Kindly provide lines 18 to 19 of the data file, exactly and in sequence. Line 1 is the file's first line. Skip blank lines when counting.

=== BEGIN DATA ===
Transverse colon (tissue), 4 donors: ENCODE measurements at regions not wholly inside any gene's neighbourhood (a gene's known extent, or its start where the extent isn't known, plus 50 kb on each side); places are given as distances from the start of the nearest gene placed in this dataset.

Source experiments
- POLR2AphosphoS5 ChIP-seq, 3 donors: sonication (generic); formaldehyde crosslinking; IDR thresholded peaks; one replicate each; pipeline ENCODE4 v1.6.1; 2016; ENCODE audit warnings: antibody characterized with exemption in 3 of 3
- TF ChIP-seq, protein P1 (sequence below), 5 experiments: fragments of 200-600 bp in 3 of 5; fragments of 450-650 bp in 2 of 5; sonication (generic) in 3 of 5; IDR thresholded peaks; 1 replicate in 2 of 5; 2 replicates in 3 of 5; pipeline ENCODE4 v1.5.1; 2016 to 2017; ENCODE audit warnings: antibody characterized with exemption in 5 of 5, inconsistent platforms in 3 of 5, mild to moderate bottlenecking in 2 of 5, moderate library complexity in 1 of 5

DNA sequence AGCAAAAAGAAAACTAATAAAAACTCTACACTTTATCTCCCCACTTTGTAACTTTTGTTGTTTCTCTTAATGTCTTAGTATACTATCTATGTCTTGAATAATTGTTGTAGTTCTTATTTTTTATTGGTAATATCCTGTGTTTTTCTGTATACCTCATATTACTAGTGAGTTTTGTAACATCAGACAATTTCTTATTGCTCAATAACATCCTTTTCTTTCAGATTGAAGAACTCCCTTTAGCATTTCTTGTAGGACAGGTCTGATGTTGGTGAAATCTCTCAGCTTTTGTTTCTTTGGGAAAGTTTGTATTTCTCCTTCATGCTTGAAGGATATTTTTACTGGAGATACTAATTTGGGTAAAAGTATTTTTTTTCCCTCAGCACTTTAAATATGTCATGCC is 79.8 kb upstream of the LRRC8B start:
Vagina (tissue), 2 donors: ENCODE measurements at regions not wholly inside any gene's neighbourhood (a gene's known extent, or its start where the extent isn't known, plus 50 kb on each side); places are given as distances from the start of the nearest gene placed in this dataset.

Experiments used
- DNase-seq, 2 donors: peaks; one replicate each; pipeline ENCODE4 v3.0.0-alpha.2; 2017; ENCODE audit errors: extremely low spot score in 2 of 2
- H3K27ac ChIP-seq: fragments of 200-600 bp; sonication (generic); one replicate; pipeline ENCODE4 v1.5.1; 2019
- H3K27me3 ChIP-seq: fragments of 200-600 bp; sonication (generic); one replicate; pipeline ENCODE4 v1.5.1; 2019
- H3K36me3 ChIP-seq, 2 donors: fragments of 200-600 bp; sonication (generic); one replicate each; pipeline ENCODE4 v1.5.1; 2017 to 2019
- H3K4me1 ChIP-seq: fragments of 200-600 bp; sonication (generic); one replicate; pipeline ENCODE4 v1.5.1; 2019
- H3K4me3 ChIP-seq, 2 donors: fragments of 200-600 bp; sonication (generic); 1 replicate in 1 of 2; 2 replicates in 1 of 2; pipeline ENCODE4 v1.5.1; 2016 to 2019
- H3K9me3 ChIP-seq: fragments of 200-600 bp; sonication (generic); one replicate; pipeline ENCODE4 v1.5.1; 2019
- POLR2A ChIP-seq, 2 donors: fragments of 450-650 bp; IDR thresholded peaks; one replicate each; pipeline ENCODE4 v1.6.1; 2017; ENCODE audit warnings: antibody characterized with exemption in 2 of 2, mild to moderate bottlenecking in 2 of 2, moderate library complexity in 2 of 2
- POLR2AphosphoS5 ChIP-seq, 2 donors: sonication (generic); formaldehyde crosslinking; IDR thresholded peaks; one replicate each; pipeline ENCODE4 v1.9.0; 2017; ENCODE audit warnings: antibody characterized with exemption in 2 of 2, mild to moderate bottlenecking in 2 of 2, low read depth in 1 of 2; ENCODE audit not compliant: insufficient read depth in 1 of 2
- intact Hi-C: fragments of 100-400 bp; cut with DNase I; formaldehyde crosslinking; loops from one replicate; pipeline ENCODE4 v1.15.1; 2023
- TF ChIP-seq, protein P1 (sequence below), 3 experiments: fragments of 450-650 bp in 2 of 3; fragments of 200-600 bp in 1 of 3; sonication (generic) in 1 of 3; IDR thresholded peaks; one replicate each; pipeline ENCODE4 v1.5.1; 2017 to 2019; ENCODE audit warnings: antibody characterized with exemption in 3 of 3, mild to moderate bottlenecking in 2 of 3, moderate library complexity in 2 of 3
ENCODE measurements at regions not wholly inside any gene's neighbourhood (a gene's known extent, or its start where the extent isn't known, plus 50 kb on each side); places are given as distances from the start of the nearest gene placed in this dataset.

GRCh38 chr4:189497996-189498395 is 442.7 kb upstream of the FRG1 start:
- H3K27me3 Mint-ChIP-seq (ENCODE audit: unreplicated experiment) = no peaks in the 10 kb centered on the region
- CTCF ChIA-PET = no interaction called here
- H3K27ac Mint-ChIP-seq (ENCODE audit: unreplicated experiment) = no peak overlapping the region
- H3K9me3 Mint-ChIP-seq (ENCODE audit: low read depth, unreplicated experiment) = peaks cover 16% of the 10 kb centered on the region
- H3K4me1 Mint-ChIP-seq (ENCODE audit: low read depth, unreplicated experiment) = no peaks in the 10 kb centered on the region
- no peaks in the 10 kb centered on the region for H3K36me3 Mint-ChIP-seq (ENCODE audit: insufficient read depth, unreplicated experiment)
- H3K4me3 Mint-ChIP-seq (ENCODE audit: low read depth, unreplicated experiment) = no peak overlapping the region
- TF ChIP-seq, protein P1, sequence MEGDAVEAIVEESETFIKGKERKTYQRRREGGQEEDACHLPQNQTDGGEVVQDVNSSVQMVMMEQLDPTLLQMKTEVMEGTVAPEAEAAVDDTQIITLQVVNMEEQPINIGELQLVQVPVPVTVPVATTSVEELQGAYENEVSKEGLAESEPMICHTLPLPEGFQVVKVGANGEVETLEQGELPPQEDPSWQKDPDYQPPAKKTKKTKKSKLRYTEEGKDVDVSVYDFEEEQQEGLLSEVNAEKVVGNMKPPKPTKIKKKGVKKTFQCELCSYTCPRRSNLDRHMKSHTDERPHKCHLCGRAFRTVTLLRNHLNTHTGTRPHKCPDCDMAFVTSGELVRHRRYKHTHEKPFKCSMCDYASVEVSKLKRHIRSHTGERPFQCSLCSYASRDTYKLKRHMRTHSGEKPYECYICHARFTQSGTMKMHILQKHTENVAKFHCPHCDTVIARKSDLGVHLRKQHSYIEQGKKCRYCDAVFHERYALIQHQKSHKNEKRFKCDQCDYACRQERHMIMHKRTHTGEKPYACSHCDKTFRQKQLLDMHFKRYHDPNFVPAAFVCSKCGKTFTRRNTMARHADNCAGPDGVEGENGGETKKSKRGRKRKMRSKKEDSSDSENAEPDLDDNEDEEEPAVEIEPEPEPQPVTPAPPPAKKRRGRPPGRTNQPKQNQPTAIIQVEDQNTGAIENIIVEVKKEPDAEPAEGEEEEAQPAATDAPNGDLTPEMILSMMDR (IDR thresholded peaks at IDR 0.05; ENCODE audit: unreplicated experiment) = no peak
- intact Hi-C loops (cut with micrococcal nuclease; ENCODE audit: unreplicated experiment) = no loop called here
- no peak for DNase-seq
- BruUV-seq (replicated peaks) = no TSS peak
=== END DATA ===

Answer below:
- TF ChIP-seq, protein P1 (sequence below), 3 experiments: fragments of 450-650 bp in 2 of 3; fragments of 200-600 bp in 1 of 3; sonication (generic) in 1 of 3; IDR thresholded peaks; one replicate each; pipeline ENCODE4 v1.5.1; 2017 to 2019; ENCODE audit warnings: antibody characterized with exemption in 3 of 3, mild to moderate bottlenecking in 2 of 3, moderate library complexity in 2 of 3
ENCODE measurements at regions not wholly inside any gene's neighbourhood (a gene's known extent, or its start where the extent isn't known, plus 50 kb on each side); places are given as distances from the start of the nearest gene placed in this dataset.